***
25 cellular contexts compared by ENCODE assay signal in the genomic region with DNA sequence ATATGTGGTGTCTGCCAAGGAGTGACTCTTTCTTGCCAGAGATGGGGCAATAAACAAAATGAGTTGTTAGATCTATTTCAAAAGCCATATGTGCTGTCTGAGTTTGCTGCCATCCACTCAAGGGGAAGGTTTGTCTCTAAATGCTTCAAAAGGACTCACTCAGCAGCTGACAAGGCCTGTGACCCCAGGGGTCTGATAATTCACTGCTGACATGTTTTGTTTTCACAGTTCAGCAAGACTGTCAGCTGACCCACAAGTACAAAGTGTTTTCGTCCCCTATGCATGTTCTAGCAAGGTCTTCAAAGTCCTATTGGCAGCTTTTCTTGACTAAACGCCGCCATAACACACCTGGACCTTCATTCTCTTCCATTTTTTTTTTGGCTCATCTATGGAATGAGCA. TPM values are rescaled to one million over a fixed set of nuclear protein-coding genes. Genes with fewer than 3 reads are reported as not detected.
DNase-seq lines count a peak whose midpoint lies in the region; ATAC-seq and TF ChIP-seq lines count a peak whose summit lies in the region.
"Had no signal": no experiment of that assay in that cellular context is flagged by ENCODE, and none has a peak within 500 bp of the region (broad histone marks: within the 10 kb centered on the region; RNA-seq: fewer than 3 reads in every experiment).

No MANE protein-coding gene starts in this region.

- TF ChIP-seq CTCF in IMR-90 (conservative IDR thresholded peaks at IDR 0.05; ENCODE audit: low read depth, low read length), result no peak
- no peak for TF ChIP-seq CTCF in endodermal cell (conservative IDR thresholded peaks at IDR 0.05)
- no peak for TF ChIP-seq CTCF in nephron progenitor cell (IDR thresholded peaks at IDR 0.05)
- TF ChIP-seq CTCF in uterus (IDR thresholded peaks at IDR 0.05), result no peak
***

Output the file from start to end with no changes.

25 cellular contexts compared by ENCODE assay signal in the genomic region with DNA sequence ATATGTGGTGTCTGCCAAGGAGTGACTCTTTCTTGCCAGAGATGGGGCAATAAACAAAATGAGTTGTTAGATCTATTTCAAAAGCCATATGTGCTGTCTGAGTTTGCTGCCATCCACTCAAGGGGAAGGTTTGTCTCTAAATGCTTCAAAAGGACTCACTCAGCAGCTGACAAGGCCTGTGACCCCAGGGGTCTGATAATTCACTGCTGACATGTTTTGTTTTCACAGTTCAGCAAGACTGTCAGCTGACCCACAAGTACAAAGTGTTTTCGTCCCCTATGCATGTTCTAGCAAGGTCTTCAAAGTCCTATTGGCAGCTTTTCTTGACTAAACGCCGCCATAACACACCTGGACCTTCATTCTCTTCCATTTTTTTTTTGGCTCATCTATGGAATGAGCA. TPM values are rescaled to one million over a fixed set of nuclear protein-coding genes. Genes with fewer than 3 reads are reported as not detected.
DNase-seq lines count a peak whose midpoint lies in the region; ATAC-seq and TF ChIP-seq lines count a peak whose summit lies in the region.
"Had no signal": no experiment of that assay in that cellular context is flagged by ENCODE, and none has a peak within 500 bp of the region (broad histone marks: within the 10 kb centered on the region; RNA-seq: fewer than 3 reads in every experiment).

No MANE protein-coding gene starts in this region.

- TF ChIP-seq CTCF in IMR-90 (conservative IDR thresholded peaks at IDR 0.05; ENCODE audit: low read depth, low read length), result no peak
- no peak for TF ChIP-seq CTCF in endodermal cell (conservative IDR thresholded peaks at IDR 0.05)
- no peak for TF ChIP-seq CTCF in nephron progenitor cell (IDR thresholded peaks at IDR 0.05)
- TF ChIP-seq CTCF in uterus (IDR thresholded peaks at IDR 0.05), result no peak